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Season 01, Episode 03

How To Hire: Designing Your Roles And Interview Process (Part 2)

with Sasha and Jake

About the Episode

Learn which parts of the interview, hiring, and onboarding process you can streamline by putting in the work upfront, what actionable steps you can take to ensure you hire the BEST candidate for your business, and how to define and document aspects of your hiring process, so you’re ready to scale! This video is part of our free, online 6-video crash course on “How to Hire At Your Startup” available on our YouTube channel.

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Full Transcript


Sasha: (00:16)
Hi, everyone. Welcome back to Venture Scaler. I’m Sasha. And today we’re talking about designing roles to join your organization and how to structure your interview process to adequately assess talent coming through your pipeline against the role in the rubric that you’ve developed. Sound good, everyone with us.

Jake: (00:35)
Awesome. Cool.

Sasha: (00:39)
Well, let’s start off with role design because I think this is the most underlooked and under-done. Is that the right way to say it. Um, process part of the hiring process. Um, I’m a big believer that 50% of the hiring process is done before you post the job, which seems like a lot because most people think you make the job and you post the job description and that’s, that’s your process. And I think that’s missing a huge component. And I’ve seen so often, or you see a symptom on the surface. You’re like, ah, we need to hire someone to solve that problem. But if you dig a little bit deeper than that’s actually not the problem you need to be solving, I think a really clear example of this is if you’re seeing this huge influx of support tickets, all of these technical questions and your support leaders like, Hey, we need more talent on this team.

Sasha: (01:26)
My team’s getting way overloaded. But if you would take a step back and say, why are we getting this huge influx of tickets? Is it because something in the product is broken, something in the code is broken. Maybe we should be hiring someone to fix the root of the problem rather than bandaid a solution on top. And so anytime that I’m hiring for a new role, I don’t just consult that team. I talk to every single hiring manager and every department, like, what problems are you facing? And we do this monthly. In a day. Back-to-back-to-back what problems are you facing? What talent do you need to help fix it? Are you bringing in someone to help increase the bandwidth? So I have more people doing the same thing, or do you need a new skillset to solve a certain problem that we don’t have on staff already? And try to massage an answer. It’s like a gross way to say it to try to figure out what higher you actually need to solve these problems.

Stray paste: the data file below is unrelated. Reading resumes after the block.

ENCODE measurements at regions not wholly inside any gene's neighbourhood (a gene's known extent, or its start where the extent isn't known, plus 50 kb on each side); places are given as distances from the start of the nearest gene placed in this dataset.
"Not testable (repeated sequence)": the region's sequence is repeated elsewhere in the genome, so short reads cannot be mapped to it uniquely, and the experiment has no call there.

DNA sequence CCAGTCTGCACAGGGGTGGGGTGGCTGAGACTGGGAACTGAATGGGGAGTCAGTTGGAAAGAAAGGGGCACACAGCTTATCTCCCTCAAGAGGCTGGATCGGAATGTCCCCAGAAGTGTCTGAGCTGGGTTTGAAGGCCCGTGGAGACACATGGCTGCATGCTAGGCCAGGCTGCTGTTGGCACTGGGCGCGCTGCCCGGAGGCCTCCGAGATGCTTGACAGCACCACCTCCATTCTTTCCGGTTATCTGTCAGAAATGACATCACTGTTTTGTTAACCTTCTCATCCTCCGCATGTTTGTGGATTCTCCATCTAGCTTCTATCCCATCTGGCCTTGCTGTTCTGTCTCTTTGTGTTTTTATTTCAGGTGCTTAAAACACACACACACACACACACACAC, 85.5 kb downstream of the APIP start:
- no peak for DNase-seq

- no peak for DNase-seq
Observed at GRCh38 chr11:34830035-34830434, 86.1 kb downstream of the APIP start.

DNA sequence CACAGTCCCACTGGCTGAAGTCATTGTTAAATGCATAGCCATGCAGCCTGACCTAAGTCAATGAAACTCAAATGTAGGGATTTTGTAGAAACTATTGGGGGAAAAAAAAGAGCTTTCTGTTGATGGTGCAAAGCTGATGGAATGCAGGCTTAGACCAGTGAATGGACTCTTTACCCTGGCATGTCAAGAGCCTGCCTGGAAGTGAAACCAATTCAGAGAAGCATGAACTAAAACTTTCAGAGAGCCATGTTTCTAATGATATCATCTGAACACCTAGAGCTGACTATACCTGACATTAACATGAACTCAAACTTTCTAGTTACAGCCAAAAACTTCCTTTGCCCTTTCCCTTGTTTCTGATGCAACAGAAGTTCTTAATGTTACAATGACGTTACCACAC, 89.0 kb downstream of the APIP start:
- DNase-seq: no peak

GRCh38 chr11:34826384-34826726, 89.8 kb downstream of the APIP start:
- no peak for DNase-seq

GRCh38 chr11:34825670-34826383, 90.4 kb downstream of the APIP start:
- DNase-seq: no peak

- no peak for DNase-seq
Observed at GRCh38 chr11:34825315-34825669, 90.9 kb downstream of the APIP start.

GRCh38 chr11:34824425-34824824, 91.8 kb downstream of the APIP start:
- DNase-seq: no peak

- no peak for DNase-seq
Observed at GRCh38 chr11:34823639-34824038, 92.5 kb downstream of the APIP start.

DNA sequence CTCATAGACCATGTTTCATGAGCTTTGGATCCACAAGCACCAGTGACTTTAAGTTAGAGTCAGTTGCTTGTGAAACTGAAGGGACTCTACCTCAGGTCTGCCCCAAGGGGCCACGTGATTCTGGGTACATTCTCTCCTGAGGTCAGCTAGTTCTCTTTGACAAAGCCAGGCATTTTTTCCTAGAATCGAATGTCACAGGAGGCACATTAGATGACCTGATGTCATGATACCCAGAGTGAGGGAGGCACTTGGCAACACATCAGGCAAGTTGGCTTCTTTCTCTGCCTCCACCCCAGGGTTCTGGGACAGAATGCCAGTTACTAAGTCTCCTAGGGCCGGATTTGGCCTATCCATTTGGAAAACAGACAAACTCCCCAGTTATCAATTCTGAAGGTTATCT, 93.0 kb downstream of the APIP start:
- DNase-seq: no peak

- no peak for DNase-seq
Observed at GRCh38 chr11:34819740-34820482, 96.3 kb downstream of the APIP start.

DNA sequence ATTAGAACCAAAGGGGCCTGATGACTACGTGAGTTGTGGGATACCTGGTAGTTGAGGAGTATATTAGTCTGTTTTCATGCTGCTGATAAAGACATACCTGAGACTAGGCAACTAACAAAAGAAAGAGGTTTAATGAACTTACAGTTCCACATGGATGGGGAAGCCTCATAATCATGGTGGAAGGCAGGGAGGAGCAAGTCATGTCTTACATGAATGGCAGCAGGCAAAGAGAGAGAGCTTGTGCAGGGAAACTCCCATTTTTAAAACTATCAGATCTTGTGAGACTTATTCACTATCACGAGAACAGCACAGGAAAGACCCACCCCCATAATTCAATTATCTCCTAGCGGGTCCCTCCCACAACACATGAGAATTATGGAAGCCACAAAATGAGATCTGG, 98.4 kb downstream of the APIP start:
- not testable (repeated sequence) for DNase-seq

Jake: (02:19)
Yeah, that’s a great point. So you’re going around to every team or even having teams come to you as like the head of people. Um, and you know, you’re thinking about the same thing. If you’re a founder, just like, you know, having different people that are leading different functions on your team and to raise their hand and say, Hey, I need, I need help. Right. So big struggle that I imagine that exists is that you don’t know, getting people to quantify or qualify who they need and why they need that person

Sasha: (02:53)
It’s yes. Right?

Jake: (02:55)
Yeah. Like how do you, I guess, how do you go about, you know, how do you know that there’s like the product problem and you don’t need to bring on a second or a third support person and how do you help hiring managers think through, okay, if you’re going to bring this person on, like, what are they going to do? What impact are they going to have? Do we need to bring, because it’s expensive to bring them

Sasha: (03:18)
Super expensive, time consuming to get them. They’re expensive to have them there and catastrophic if they don’t work out and you have to backfill them. Um, we did this exercise a couple of weeks ago as an organization. It was actually product research for Trainual to see the direction of the product, but it think it’s really pertinent here. Um, we’d ask everyone to use this like spreadsheet template. Like what have you done in the last two weeks? Like search through your emails and your inbox, go through your Slack messages, go through your calendar. Like, what did you do? Um, what, so we had an email Slack, um, the reoccurring activities you have on a weekly, monthly, quarterly basis. Um, and, and look at that, like, what are you doing? And if you’re asking for help on a certain thing, like, is that taking up 85% of your time, but you still have all these other things you need to get to.

Sasha: (04:06)
Um, like that’s what my CEO asked me when I asked to bring on someone to my team was like, why do you need to do that? What’s the pain point that you’re solving for here? Like, well, I’m spending nine to five on interviews all day long, and then everything else I need to do for the people function is being done from 5:00 PM to 9:00 PM. And so it was like, okay, so we need to solve this recruiting problem. And these other like key people projects, um, to help free up your time. So you’re not working like 12 plus hours a day. Thank you. Thank you. That’s a simple example, but I think you were talking about like, how do you know whether it’s a support or the product? I think a lot of it is communication. So we do weekly one-on-ones I do a weekly one-on-one with every people leader and we do a weekly team sync as a leadership team.